We just returned from a weekend in the Washington, D.C., area, specifically Annapolis, MD, where we experienced some of the best and the worst of our country. The purpose of the trip was threefold, to: (1) visit our son, a Midshipman at the US Naval Academy in Annapolis; (2) attend the Navy-Air Force football game; and (3) participate in President’s Circle Weekend at USNA. The Presidents Circle is comprised of donors to the USNA and the weekend is intended to honor, entertain and provide information to PC members.
The Tuesday before our trip to Annapolis, the federal government shut down due to the inability of elected officials to agree on a funding bill. Subsequently, it was announced that all service academy sports would be suspended and civilian employees (including instructors) at the service academies would be part of a larger federal government employee furlough.
There have been government shutdowns in the past, but never have the service academy sporting events been affected. I also learned that Navy uses no appropriated funds and Army and Air Force only minimal amounts to support their football programs. Basically, some of America’s finest student-athletes who are under already enormous pressure to fulfill their academic, physical, athletic and military obligations were being used as a political football (literally and figuratively) to impose additional pressure on the partisan process. After 36-48 hours of wrangling, it was announced that the Navy-Air Force as well as the Army-Boston College games would be played. Future academies’ sporting events, however, are still in limbo.
With all this as a backdrop, we landed late Thursday evening at Dulles airport and drove through Washington, D.C. I was reminded of how beautiful the city is, particularly at night with all the floodlit monuments. I feel very proud and patriotic when I visit Washington and see the Washington, Jefferson and Lincoln memorials, but this time I felt a profound sense of shame and sadness as I considered the resident stupidity superimposed on a city resplendent with beautiful tributes to our democracy.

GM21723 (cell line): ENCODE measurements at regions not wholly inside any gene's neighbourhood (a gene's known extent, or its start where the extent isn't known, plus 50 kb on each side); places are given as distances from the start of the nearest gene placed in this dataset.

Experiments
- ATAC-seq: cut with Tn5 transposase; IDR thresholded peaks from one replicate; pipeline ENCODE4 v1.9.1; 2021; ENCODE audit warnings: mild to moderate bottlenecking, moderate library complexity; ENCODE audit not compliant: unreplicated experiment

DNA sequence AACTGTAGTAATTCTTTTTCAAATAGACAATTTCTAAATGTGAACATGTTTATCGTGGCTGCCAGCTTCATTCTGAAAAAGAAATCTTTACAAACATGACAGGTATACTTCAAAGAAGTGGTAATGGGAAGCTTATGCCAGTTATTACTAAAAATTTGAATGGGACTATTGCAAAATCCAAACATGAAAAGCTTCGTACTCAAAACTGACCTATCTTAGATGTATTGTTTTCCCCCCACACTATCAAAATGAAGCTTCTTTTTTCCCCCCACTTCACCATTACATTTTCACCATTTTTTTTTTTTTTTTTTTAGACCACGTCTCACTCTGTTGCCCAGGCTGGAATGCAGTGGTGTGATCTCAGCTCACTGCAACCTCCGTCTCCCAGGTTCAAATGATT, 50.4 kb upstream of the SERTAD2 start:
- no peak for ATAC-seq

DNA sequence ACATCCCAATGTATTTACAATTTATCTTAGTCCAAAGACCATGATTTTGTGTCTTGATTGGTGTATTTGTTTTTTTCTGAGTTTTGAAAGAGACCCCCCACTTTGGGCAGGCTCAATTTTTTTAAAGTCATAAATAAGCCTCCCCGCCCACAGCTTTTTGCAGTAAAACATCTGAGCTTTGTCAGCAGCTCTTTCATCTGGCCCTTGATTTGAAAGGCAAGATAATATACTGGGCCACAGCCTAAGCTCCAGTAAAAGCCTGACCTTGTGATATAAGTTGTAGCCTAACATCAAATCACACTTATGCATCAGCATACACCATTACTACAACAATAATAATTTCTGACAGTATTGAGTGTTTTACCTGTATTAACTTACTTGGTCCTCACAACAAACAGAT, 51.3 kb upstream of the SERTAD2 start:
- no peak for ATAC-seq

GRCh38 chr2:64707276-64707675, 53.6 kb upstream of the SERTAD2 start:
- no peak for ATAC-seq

On Friday, we participated in a full day of President’s Circle meetings. The Superintendent of the Academy addressed us, barely containing his anger and frustration with the shutdown beneath his usual impenetrable and optimistic cheerfulness. He reported that, for the first week of the shutdown, the military instructors were pulling double-duty shifts, covering as best they could for furloughed civilian professors. Even so, about 20% of classes were cancelled, and that number would rise to 50% if the furlough extended into the second week. Midshipmen (who must finish their schooling in four years) that are majoring in certain areas where departments were hit especially hard by the shutdown, including Chemistry, are in danger of not qualifying for specialized degrees if the shutdown continues much longer. It was clear that the Superintendent had spent a significant portion of his week not focused on strategic direction, but instead at the Pentagon negotiating for a football game and resources and throwing together contingency plans to provide basic needs to the Brigade of Midshipmen. In fact, the technical crew that should have been at Alumni Hall to run the sound and media had been furloughed, so members of the Navy band were filling in.
In contrast to our experience of the bad and the ugly, we also experienced the good. I had lunch with two female Midshipmen who refused to be discouraged by the shutdown. They shrugged it off, expressing confidence that things would work out and, in the meantime, described how the entire USNA community was banding together to help each other, including tutoring, coaching, and mentoring. In larger terms, they spoke of their excitement and pride at being at the Naval Academy and their desire to serve their country. I asked about their experience being female at the Naval Academy and both found the Academy to be a more supportive environment than they had anticipated.
Saturday was game day and, as usual, my husband and I attended his USNA Class tailgate before the game. At the tailgate I met two gentlemen – one a USNA classmate of my husband’s who had been a Blue Angel, and the other, an USAFA graduate who had been a Thunderbird. They had met during their concurrent Blues/T-Bird tours of duty and have been fast friends ever since. Unexpected encounters like this are what I love about visiting Annapolis. As a bookend to the Mids with their whole career in front of them, I love hearing the veterans describe with love, sadness, excitement, wistfulness, regret, but always pride, their military careers.
And then it was time for the Game That Almost Didn’t Happen. A sellout crowd, setting a home game record, poured into Navy-Marine Corps Memorial Stadium on a beautiful balmy day in Annapolis. We took a break from partisan bickering and all of us, Democrats, Republicans and Independents, watched the young men from Navy and Air Force play a game of football. A game that means a lot to them and to service members around the world. A game that likely will determine which Academy wins the Commander in Chief Trophy and a trip to the White House. A game that should not have been used as a bargaining chip by warring factions in Washington. We watched the Midshipmen; wearing goofy yellow foam ship hats, jump for joy as their team defeated Air Force 28-10. And in the end, I resolved that I’d like to find a way to use my time and talents to provide constructive reform to the political process in our country. I want to support our young people in the military who are putting their lives on the line every day to protect us, and I want to support the future leaders of our country to whom we are handing a very broken world, and, mostly, I want to feel proud again when I drive back from Annapolis through Washington, D.C., to Dulles airport.